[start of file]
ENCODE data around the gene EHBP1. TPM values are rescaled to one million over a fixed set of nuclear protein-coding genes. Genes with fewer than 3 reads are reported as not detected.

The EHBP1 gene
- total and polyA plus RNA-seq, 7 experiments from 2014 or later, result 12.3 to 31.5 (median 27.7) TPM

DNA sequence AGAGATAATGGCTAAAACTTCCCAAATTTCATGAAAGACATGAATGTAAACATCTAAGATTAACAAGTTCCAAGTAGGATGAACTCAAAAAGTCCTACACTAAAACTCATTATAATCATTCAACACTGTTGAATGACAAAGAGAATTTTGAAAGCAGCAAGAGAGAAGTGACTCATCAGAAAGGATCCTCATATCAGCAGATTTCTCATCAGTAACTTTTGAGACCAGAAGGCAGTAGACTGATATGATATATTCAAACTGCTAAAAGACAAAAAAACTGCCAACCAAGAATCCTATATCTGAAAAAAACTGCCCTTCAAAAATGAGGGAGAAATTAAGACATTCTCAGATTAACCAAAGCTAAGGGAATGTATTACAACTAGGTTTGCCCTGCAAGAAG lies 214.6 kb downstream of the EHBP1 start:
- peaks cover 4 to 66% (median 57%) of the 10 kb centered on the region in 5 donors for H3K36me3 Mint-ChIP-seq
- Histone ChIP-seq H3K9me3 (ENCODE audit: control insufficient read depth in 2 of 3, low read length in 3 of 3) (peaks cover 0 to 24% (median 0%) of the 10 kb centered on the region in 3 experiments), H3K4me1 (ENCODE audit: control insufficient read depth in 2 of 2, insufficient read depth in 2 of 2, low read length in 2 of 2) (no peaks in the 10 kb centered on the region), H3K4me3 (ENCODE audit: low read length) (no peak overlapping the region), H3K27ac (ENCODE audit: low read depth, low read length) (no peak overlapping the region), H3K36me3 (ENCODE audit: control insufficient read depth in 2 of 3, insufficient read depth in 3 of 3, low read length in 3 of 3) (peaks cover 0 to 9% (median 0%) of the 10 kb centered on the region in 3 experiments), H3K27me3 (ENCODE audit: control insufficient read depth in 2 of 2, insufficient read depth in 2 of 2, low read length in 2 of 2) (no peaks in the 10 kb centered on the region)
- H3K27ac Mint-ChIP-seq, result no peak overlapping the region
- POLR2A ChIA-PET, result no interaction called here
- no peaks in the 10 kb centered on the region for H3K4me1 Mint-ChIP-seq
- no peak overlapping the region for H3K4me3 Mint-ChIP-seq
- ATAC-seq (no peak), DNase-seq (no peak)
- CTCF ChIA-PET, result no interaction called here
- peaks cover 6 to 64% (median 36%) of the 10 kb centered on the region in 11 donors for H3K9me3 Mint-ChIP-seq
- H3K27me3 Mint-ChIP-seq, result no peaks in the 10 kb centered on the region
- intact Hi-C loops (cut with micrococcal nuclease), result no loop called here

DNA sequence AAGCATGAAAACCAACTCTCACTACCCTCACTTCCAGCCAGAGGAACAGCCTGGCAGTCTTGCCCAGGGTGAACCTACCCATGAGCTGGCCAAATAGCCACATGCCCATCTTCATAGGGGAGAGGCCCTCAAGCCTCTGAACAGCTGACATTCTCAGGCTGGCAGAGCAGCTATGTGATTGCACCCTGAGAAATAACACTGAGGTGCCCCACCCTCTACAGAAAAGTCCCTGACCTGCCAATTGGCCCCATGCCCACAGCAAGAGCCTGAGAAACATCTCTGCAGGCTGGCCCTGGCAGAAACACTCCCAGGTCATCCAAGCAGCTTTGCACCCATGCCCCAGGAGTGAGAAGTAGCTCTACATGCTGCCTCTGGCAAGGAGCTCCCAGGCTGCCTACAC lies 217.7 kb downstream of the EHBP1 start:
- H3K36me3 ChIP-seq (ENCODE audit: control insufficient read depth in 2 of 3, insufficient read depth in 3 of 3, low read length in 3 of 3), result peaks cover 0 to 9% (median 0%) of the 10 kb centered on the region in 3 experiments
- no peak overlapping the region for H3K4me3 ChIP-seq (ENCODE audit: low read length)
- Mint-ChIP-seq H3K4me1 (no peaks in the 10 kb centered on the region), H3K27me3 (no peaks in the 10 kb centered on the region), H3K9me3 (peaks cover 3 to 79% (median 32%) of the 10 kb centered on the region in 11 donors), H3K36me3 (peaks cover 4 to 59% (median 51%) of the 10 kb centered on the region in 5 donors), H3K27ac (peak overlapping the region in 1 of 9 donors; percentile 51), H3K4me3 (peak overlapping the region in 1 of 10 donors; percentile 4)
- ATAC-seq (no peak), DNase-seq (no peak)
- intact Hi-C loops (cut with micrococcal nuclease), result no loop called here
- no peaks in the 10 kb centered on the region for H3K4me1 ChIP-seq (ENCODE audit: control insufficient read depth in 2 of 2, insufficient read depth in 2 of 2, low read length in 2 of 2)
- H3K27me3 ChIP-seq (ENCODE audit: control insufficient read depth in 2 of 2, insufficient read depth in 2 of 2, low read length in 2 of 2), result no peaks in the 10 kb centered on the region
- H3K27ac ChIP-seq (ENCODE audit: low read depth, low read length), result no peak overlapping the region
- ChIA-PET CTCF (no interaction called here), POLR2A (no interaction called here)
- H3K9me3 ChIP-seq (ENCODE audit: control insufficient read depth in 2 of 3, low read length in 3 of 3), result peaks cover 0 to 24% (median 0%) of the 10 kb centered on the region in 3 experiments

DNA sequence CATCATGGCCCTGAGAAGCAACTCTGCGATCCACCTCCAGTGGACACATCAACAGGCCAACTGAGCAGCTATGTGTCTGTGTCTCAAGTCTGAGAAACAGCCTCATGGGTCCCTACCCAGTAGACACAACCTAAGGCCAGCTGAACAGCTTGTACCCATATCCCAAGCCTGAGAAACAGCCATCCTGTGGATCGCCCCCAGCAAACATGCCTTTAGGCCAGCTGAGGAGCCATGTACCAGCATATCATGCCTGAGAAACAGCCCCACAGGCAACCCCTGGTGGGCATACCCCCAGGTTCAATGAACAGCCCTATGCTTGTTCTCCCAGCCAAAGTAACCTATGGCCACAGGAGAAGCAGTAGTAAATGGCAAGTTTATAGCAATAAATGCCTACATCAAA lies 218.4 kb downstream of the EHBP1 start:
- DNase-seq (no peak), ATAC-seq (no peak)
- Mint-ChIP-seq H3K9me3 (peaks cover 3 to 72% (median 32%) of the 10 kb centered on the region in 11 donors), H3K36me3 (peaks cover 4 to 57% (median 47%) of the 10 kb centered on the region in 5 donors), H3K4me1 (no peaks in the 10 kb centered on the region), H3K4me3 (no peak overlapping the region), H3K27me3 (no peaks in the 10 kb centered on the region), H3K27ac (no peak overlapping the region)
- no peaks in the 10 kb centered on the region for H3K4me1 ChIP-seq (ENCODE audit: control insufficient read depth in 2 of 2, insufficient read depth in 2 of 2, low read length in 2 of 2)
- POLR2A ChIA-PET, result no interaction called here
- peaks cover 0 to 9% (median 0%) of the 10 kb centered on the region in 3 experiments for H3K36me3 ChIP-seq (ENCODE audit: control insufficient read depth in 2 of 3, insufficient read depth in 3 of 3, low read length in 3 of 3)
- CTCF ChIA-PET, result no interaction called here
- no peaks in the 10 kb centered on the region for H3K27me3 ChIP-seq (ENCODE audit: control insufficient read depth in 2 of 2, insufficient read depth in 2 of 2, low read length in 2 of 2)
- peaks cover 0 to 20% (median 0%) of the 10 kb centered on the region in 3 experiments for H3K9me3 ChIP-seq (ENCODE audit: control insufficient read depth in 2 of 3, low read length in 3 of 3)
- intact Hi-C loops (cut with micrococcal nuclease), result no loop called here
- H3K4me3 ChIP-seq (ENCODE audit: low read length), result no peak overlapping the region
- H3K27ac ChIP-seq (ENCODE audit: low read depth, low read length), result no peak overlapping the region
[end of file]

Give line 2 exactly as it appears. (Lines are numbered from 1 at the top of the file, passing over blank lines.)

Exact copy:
The EHBP1 gene